In addition to his teaching, Donatiello was the “wind beneath the wings” of the faculty, staff, student, and alumni LGBTQ community. He hosted an annual event each January, and supported the student Pride organization.
“As a member of the Pride group, I looked up to Nick not only as a teacher but also a role model,” said Ross Darwin, MBA ’19. “His accomplishments were incredible, but so was his generosity and his desire to create a community for all of us. He would open his home to GSB alumni and the student pride group at an annual dinner party, getting to know the current students, and introducing them to members of prior classes and faculty. The way he took a real interest in what we were doing made him a true mentor, always taking the time to catch up with us around campus or when we’d run into him around San Francisco’s Castro District. It’s hard knowing that we won’t have him there to go to for advice and support as we progress in our careers and lives.”
Leveraging his political campaign experience, Donatiello also worked fiercely against the passage of California’s Proposition 8, which made same-sex marriage illegal but was ultimately struck down as unconstitutional. “Nick’s generous efforts helped make a powerful case for marriage equality all across California, breaking all-time fundraising records for an LGBT campaign and closing the final gap to within a respectable four points,” said Patrick Guerriero, whom Donatiello recruited to manage the campaign in the final weeks of the November 2008 election to prevent a landslide loss. “Nick was an unsung hero, a consummate professional, and a man committed to equality and dignity for everyone—while never looking for public credit.”
Donatiello’s close friend and classmate Elizabeth Atcheson, MBA ’86, who worked with him at Odyssey for seven years, said he felt strongly that gatherings of more than two people must be at a round table. He was so adamant about this that he commissioned an enormous round walnut table around which he could hold board meetings and entertain. The table was so big it had to be lifted by crane into the fifth floor of his home near San Francisco’s Twin Peaks.
Why was this so important? “Because no one sits at the head of a round table,” said Larcker. “He was a collaborative guy.”
He was also a gourmet culinarian, according to Atcheson. “Nick’s gift in the kitchen was a metaphor for his gift in life. He never made just the average meal. He never had just the average conversation. Everything he touched he touched with complete presence and thoughtfulness.”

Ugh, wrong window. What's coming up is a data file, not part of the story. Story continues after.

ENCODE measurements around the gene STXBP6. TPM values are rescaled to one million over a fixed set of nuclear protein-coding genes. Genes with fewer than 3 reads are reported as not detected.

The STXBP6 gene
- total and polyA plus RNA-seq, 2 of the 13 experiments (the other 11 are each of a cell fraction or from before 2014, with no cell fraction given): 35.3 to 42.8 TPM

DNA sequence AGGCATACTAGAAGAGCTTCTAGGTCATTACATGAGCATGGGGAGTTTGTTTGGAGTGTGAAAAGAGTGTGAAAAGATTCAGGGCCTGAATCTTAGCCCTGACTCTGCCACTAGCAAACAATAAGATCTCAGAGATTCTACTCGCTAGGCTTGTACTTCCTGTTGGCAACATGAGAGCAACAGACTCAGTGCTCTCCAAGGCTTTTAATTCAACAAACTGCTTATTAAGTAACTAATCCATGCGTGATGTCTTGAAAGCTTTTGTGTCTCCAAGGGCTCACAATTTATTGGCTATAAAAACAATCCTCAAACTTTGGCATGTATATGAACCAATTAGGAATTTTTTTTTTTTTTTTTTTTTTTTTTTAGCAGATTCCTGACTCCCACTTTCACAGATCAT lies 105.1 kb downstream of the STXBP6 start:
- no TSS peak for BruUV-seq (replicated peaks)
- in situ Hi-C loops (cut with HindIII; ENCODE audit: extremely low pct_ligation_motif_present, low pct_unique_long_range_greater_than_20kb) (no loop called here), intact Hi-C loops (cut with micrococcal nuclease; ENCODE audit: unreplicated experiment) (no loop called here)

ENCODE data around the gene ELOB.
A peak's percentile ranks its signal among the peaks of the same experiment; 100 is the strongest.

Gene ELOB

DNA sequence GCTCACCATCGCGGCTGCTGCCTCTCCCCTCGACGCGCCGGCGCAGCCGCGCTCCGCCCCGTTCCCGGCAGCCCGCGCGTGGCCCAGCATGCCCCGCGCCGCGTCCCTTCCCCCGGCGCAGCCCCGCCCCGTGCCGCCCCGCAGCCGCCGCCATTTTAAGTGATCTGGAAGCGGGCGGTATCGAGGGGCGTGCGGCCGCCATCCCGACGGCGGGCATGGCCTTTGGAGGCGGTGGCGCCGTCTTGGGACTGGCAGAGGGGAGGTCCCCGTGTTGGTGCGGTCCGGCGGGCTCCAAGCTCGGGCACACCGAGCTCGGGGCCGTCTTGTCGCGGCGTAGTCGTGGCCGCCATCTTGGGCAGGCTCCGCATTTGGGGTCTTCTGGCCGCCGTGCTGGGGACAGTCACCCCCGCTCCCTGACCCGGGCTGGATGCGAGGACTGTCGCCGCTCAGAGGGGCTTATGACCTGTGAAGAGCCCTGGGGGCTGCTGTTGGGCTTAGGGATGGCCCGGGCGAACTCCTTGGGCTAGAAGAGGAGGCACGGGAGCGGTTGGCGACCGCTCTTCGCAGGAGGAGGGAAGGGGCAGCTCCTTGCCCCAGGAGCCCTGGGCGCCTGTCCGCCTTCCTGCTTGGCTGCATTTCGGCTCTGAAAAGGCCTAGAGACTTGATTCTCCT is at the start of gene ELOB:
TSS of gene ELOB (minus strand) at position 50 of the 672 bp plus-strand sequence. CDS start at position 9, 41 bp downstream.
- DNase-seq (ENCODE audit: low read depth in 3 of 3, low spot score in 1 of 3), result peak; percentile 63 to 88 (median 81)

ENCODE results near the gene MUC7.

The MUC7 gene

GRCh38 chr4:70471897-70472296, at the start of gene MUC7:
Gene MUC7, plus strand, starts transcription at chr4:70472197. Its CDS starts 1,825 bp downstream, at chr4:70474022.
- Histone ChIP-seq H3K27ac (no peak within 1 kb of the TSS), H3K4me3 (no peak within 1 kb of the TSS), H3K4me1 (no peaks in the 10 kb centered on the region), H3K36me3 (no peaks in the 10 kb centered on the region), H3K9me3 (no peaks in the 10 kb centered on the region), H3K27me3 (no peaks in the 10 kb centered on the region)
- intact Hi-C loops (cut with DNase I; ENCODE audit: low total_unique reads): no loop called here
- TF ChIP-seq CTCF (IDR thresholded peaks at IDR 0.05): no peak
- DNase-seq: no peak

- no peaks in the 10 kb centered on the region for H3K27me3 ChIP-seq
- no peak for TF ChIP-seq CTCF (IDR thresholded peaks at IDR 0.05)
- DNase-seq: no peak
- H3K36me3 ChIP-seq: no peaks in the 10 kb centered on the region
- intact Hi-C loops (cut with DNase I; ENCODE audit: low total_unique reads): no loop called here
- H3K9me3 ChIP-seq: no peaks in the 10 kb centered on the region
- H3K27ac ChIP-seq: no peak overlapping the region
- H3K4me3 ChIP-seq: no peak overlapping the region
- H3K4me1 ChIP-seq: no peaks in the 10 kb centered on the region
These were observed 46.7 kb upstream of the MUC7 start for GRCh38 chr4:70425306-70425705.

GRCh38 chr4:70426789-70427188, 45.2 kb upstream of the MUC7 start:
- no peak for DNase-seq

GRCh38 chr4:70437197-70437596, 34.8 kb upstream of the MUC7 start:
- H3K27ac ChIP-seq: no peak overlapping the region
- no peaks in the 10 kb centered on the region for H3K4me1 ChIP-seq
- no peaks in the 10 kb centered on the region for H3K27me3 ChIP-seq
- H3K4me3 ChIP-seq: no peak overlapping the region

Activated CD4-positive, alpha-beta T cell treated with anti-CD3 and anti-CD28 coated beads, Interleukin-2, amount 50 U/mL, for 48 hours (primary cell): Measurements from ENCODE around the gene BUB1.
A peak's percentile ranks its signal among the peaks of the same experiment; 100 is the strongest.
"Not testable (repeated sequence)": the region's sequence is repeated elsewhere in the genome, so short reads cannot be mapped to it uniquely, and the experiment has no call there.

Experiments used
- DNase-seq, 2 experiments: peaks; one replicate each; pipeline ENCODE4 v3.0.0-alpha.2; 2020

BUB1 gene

Even as an MBA student, he stood out. “When I first met Nick in the fall quarter of 1984, I was struck by his kindness, concern for his classmates, and commitment to learning,” said McNichols. “When I think of Nick, I remember the joy he brought to our classes, and the important lesson our students received about their potential to do the right thing, from a smart, dedicated, humble, humorous, and caring man.”
“He was unfailingly honest and deeply strategic,” said Atcheson. “And he never lost sight of the broader human context. To say he will be missed is an understatement of gargantuan proportions.”
Donatiello was honored by the Stanford Business Alumni Association with the 2016 John W. Gardner Volunteer Leadership Award, and by the Stanford Board of Governors of Stanford Associates with the 2013 Award of Merit for his contributions to Stanford University.
He is survived by his father, Nicholas Donatiello Sr. of Bayville, N.J.; sister Lisa Donatiello-Kispert of Flemington, N.J.; brothers Guy Donatiello of Rosemont, Pa., and Chris Donatiello of Petaluma, Calif.; as well as seven nieces and nephews and numerous godchildren.
A memorial service will be held at Stanford Memorial Church on October 4, 2018, at 2 pm with a reception to follow in the Vidalakis Courtyard at Schwab Residential Center at Stanford Graduate School of Business. In lieu of flowers, the family asks that donations be made to the Nick Donatiello Fund at Stanford Graduate School of Business to honor and extend his impact on higher education.
For media inquiries, visit the Newsroom.